"Tradeline has the advantage over other types of funding because facilities can be put in place quickly, don't interfere with existing finance arrangements and are not reliant upon real estate to secure it," Mr Michie said.

 

Australian importer case study: Korr Lighting

This Australian lighting business is tracking for quadruple growth figures after securing a combination of trade and debtor finance to fund an opportunity to supply major retailers

In mid 2013, Korr Lighting was in a comfortable position, profitable and growing at 25% per annum, when directors Kirk Buckley and Cameron Cross had a decision to make: continue in the same vein or accelerate their expansion by taking advantage of an emerging opportunity to supply major retailers.

Moving into this space would involve importing significantly higher volumes of product and ensuring its availability in Australia at short notice.

"If you can't supply the majors with the goods and the quantities they need, they move on very quickly - you almost become their bank," according to Mr Buckley.

Having decided to pursue the opportunity, the directors explored funding options available through their broker, David Pratt at A Class Business Finance.

Scottish Pacific were recommended, because of the speed with which they were able to put in place a debtor finance facility and because they were considered to be easy to work with. It was a bonus to the Korr directors when they raised the idea of providing separate credit facilities to assist with payment to the Chinese suppliers.

"Looking back, the debtor finance facility alone wasn't going to be enough," said Mr Buckley. "And the two facilities work well in tandem with one another."

Funding from Scottish Pacific enabled Korr Lighting to double its turnover in the current financial year and to budget for the same rate of growth again in FY15.

"The fact Scottish Pacific has a Chinese office has been a value add. Their communication with our suppliers has been excellent. You know it's working well when you don't hear anything," Mr Buckley said.

Along with many other Australian importers, Korr will be at the Canton Fair again this year.

"You can't not go. Everything is new every year and technology is moving forward. Attending does two things. It introduces you to new products and it tells you if your current products are behind the times."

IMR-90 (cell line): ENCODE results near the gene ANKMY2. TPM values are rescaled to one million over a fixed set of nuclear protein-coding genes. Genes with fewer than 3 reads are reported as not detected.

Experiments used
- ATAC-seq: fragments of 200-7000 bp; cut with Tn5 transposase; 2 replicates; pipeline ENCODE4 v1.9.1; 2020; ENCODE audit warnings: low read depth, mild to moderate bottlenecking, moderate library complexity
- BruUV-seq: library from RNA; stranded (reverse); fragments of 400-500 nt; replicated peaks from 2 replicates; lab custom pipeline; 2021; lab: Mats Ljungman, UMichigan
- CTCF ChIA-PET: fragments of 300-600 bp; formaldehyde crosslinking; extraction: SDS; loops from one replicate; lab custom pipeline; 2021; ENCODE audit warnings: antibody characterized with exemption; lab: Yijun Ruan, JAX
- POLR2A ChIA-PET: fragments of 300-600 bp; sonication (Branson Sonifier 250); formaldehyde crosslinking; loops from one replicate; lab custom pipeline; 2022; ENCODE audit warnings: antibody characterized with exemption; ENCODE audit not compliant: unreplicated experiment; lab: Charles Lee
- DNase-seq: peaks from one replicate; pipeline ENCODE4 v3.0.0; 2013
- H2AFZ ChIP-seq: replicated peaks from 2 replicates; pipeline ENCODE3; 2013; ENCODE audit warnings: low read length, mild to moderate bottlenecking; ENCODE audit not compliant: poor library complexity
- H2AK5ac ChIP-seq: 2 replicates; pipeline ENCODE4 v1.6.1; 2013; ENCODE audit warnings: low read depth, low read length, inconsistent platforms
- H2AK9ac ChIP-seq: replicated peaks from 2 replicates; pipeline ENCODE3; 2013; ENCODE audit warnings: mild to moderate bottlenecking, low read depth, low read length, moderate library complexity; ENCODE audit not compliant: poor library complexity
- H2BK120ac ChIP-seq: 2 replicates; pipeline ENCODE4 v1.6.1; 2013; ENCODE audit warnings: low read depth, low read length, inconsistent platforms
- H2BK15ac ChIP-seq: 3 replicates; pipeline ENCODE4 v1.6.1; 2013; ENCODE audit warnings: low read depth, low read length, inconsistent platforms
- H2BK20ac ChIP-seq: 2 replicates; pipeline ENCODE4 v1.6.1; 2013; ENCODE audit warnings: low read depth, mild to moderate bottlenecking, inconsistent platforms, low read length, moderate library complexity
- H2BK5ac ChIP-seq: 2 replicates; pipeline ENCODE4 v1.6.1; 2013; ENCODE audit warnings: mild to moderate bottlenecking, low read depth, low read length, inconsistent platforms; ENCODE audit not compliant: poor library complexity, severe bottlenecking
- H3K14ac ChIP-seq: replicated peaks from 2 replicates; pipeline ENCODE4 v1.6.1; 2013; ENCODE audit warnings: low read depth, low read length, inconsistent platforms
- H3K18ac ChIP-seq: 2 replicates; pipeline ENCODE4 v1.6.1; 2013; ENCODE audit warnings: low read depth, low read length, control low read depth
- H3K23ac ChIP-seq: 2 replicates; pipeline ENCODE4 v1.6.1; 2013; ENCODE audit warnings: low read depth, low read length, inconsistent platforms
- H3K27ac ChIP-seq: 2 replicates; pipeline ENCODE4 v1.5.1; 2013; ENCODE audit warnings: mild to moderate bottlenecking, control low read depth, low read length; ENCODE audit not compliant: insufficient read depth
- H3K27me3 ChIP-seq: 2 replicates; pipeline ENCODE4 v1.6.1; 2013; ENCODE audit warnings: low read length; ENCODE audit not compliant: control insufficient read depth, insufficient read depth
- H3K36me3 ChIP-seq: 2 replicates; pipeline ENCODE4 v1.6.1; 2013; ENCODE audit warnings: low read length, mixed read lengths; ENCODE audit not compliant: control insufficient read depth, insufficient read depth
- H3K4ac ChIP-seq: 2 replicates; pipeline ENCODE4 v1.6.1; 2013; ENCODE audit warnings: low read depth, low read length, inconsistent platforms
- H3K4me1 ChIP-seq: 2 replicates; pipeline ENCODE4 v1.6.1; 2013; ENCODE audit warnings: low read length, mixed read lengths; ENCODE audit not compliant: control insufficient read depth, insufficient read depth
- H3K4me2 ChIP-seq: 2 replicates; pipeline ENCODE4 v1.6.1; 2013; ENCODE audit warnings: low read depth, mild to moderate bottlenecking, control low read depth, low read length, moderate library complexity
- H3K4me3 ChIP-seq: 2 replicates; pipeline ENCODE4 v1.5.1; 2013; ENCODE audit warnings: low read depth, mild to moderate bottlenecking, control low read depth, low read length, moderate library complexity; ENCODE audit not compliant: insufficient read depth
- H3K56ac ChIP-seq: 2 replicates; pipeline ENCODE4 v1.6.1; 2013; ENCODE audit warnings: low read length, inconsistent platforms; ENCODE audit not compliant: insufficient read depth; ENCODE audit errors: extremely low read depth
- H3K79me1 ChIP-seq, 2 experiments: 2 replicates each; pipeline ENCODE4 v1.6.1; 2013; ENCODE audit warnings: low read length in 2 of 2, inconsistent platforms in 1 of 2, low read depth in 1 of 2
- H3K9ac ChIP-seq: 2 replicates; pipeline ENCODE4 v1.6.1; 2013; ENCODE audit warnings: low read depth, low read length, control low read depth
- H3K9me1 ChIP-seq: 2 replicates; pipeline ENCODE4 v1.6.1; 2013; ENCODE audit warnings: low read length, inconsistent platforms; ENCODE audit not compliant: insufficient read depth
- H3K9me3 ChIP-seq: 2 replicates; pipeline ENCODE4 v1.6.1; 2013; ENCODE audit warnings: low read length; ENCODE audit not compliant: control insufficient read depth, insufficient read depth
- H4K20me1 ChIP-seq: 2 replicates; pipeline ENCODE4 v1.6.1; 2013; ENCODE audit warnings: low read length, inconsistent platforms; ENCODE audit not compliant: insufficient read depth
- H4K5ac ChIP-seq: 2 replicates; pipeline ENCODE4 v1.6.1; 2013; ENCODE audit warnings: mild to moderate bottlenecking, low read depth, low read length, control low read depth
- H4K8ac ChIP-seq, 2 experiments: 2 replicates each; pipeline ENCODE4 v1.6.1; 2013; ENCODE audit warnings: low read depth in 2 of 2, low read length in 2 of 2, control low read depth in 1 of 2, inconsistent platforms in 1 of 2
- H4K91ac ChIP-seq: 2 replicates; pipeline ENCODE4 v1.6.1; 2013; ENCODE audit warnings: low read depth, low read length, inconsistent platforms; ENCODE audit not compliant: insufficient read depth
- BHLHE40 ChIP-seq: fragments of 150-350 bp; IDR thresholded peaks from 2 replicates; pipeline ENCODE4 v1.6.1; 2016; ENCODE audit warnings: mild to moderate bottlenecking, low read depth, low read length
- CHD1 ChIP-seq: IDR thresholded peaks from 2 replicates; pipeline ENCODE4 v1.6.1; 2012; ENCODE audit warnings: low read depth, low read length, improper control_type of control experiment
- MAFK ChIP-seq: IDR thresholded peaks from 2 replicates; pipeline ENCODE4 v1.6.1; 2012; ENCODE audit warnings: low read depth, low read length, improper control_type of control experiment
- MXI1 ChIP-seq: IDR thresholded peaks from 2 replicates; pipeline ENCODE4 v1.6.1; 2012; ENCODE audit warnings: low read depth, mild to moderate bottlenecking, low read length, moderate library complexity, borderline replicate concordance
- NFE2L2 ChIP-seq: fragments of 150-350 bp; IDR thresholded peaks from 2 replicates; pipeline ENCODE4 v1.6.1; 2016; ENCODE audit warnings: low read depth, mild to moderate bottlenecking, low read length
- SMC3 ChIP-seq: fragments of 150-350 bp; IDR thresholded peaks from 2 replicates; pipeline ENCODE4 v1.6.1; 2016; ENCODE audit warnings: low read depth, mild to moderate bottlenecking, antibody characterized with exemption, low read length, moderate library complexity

Scottish Pacific Tradeline is a flexible and effective alternative to traditional trade finance, helping a wide range of businesses to stock, and grow, their businesses. Tradeline offers quick approval (usually within 5 business days), with less restrictive and more flexible (up to 90 days) terms. It can be unsecured, meaning there is no need for the home as security. Privately owned and independent of the banks, Tradeline is backed by Scottish Pacific Debtor Finance with over 25 years of supporting Australian and New Zealand businesses. Scottish Pacific was named Best Cashflow Lender in the 2014 Adviser Non-Bank Lending Awards, as voted by brokers.

Canton Fair - or China Import and Export Fair, is held biannually in Guangzhou every spring and autumn. Phase one starts April 15-19. The Fair, with the broadest distribution of overseas buyers and greatest business turnover in China, attracts many Australian businesses each year.

www.sptradeline.com.au

Follow Scottish Pacific on Twitter - @ScottishPacific - and on LinkedIn's Company pages - Scottish Pacific Debtor Finance

For more information contact:
Kathryn Britt
Cicero Communications
Tel: 0414 661 616

About Scottish Pacific
Scottish Pacific Debtor Finance Pty Ltd provides working capital solutions to SMEs, offering the broadest range of trade and debtor finance solutions in Australasia. Established in 1988, Scottish Pacific has full operations centres in Sydney, Melbourne, Perth, Brisbane, Auckland and China.